But keto 2.0 seems to be big on achieving a well-rounded diet, with more fruits, vegetables, and leaner proteins thrown into the mix. Sure, you can have these in limited quantities on regular keto, but keto 2.0 gives you more wiggle room for them, along with healthier, complex carbs like beans and oats.
Another big perk, per Ansel: You’ll get more fiber in your diet on keto 2.0 (compared to regular keto, which has not much at all)—and that can help keep you satiated, lower your disease risk, and improve overall digestion.
So, is keto 2.0 healthy?
It’s definitely healthier than traditional keto, given that it focuses on eating more heart-healthy unsaturated fats, leaner proteins, and more plant-based foods high in nutrients, Ansel says.
Ultimately, keto 2.0 is “really a low carbohydrate diet,” Keatley says. “It is much more similar to the traditional Mediterranean diet than a keto diet and that’s a good thing,” he says, since experts agree that the Mediterranean way of eating can improve overall health. “By incorporating more lean proteins, especially fish and shellfish, as well as more fruits and vegetables, you’re increasing nutrient diversity which is the key to maintaining a healthy lifestyle.”
Keatley warns that the approach matters here—it’s easy to just add pasta to the mix to get more carbs in keto 2.0 but “this will not be as good of a change as it could be,” he says. Instead, he recommends getting your carbs from fiber-rich sources like beans, legumes, fruits, and whole grains.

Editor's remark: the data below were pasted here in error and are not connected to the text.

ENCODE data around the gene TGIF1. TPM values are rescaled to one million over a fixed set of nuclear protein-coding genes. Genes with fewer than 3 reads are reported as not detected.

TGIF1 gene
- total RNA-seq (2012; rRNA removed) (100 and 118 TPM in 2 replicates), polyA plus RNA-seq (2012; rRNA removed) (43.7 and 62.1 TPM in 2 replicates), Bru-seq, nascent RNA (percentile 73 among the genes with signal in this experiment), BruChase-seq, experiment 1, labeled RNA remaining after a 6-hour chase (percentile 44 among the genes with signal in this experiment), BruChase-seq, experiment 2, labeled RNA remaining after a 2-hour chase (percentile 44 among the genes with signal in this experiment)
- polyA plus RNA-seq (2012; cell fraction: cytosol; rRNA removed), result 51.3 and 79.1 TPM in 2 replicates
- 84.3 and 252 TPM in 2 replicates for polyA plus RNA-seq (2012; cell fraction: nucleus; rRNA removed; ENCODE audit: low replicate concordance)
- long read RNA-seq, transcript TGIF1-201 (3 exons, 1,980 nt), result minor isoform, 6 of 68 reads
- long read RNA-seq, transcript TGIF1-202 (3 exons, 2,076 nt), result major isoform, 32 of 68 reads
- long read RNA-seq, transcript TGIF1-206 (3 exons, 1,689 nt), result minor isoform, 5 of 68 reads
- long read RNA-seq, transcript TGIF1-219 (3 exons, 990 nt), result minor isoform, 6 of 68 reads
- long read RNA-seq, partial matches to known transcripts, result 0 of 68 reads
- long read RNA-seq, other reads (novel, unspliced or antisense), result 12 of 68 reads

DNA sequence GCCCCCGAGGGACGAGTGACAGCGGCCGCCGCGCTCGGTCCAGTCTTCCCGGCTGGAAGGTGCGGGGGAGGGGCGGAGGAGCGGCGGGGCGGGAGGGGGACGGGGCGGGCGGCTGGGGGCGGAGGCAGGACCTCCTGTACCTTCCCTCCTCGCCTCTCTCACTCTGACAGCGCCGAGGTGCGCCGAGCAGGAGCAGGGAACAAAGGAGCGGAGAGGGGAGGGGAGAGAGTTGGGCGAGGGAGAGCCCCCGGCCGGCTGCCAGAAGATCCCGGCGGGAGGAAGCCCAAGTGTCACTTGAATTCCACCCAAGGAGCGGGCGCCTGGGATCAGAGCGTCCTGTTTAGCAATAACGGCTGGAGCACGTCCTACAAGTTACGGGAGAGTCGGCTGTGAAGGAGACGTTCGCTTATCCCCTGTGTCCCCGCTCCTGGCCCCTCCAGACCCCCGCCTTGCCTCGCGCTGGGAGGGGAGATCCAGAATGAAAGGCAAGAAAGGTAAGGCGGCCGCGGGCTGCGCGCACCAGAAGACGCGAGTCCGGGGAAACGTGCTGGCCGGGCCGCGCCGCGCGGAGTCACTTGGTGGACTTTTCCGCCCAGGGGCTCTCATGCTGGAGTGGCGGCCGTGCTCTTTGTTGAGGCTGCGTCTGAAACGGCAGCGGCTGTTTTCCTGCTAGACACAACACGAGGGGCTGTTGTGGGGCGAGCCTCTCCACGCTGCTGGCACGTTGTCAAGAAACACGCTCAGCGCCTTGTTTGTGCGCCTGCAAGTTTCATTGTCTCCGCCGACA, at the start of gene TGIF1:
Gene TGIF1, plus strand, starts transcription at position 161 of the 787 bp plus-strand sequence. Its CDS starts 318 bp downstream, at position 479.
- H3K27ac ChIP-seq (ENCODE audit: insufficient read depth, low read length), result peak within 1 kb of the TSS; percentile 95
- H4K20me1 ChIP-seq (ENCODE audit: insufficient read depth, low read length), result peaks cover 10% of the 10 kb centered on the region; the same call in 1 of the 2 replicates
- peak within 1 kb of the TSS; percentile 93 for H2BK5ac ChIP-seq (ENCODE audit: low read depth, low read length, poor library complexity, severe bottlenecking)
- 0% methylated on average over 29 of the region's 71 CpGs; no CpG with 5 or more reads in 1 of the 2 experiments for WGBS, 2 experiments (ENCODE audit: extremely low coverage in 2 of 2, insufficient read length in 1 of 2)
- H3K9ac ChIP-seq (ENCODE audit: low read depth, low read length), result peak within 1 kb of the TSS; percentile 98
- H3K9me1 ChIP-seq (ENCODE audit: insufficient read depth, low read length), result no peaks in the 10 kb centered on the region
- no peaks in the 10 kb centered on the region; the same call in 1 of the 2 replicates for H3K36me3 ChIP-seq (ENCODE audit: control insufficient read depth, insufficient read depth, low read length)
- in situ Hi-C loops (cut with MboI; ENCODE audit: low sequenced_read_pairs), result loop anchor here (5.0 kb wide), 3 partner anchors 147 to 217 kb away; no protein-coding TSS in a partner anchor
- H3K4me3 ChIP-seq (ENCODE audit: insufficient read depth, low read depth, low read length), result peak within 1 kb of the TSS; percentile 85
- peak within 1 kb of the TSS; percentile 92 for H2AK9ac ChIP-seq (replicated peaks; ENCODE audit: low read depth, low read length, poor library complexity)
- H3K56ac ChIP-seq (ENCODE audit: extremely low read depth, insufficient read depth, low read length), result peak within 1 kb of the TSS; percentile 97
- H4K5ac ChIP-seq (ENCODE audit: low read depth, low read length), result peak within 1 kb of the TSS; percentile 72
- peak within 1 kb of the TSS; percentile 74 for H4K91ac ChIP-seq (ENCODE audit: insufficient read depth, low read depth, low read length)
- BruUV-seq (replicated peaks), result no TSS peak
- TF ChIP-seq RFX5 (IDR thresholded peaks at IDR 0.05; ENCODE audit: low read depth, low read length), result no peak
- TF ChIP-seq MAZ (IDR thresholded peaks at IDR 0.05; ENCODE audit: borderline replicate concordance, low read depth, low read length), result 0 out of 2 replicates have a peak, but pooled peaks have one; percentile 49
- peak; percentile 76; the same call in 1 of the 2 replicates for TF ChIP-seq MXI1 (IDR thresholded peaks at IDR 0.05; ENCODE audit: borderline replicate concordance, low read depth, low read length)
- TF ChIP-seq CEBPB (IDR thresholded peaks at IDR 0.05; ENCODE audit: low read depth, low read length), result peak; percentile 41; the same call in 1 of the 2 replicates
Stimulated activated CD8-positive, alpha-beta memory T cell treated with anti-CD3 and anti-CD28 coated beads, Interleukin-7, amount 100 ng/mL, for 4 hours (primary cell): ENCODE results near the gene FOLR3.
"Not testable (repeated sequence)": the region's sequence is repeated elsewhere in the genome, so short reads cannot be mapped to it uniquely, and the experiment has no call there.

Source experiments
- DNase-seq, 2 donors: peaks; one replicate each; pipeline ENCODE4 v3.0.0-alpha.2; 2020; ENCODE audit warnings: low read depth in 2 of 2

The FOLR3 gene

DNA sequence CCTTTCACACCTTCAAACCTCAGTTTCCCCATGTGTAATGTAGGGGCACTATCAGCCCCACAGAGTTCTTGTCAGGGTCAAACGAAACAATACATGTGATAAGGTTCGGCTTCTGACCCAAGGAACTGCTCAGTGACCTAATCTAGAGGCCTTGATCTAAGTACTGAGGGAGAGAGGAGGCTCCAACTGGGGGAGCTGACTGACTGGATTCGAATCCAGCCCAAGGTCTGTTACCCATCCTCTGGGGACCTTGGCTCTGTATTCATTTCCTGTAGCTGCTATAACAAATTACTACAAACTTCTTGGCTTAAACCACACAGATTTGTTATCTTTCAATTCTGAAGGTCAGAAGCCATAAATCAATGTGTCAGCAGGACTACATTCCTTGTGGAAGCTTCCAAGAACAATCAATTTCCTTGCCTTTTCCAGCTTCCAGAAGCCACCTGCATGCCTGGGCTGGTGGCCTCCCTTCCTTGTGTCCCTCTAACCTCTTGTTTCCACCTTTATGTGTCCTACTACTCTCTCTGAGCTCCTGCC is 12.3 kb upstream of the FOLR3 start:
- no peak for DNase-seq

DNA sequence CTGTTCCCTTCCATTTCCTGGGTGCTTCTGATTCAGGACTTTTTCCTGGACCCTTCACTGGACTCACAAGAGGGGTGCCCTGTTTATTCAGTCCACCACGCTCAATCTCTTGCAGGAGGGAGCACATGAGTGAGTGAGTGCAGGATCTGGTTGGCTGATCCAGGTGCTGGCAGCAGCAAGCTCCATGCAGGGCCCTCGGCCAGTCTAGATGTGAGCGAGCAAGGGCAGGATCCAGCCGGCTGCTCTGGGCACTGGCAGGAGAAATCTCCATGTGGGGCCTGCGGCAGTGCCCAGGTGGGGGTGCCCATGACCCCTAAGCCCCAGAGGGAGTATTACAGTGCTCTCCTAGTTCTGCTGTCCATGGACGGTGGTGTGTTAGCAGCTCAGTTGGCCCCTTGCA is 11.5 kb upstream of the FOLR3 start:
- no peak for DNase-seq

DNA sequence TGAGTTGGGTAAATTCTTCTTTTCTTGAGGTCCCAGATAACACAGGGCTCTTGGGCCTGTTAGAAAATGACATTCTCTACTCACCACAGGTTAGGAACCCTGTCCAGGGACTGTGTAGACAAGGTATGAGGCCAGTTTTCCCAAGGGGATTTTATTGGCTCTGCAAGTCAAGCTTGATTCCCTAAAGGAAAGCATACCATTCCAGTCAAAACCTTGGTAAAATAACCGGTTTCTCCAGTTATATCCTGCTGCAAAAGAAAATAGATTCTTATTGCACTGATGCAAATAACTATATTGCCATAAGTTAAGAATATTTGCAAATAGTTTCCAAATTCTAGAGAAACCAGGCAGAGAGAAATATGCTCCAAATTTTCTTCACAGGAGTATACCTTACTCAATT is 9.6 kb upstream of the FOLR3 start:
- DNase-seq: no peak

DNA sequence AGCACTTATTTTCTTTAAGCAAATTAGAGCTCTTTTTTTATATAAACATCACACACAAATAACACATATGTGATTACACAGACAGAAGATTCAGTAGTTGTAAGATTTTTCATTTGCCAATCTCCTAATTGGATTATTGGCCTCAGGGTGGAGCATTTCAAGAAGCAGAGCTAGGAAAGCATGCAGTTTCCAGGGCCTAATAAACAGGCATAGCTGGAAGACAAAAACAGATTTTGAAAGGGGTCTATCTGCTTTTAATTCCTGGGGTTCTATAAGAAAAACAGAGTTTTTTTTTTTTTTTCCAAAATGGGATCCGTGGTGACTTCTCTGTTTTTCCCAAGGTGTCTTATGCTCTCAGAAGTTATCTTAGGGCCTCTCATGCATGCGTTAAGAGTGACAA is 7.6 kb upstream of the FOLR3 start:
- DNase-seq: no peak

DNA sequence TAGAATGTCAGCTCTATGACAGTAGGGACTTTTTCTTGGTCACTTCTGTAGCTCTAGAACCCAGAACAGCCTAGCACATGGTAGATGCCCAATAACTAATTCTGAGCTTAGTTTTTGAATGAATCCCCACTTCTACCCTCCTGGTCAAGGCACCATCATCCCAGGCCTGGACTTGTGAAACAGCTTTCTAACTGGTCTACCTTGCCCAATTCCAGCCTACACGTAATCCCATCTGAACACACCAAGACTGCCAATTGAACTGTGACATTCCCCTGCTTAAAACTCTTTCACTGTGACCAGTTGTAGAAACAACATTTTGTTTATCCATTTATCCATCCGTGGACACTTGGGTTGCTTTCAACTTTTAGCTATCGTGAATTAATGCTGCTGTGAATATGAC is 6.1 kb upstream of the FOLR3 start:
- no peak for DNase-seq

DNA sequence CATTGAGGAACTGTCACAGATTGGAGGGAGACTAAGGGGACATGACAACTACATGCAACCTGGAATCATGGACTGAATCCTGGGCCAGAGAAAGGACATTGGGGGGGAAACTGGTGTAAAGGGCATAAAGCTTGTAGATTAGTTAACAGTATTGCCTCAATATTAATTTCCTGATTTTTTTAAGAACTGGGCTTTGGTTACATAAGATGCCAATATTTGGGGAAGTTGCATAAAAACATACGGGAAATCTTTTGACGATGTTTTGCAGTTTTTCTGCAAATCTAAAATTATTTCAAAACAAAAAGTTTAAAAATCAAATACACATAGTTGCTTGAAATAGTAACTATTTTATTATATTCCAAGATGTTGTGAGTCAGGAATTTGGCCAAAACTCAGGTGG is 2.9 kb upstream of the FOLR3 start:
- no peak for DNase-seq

…but can keto 2.0 still help you lose weight?
If you do it right, yes. “It’s not that carbs are bad, it’s that we as Americans are consuming too many high-calorie carbs such as potatoes, bananas, rice, pasta, and other refined grains,” Keatley says. “Shifting the keto diet away from fat and towards non-starchy fruits and vegetables is a great way to improve fiber intake, which can help you feel fuller longer, improve gut health, and help prevent some cancers.”
Add naturally lean meats like fish and shellfish to the diet and “you’ve got a recipe for healthy weight loss,” Keatley says.
Just keep in mind that you might not drop weight as drastically as you would on the original keto diet, given that you’re not going into ketosis with a higher carb intake, Ansel says. But, if you weren’t on the healthiest of diets before trying keto 2.0, it can definitely make a difference in the number on the scale.
Should you try keto 2.0, even if you hated regular keto?
It’s ultimately up to you, but experts don’t hate these modifications. If regular keto wasn’t for you, it’s definitely worth trying this approach if you think it might work for you, Keatley says.
There are still healthier, more sustainable diets out there, though, Ansel says. “The Mediterranean or flexitarian diets are much better bets,” she says.
Ultimately, the best diet for you is the one you will actually enjoy and stick with consistently—that way, you make a lifestyle change that is actually sustainable.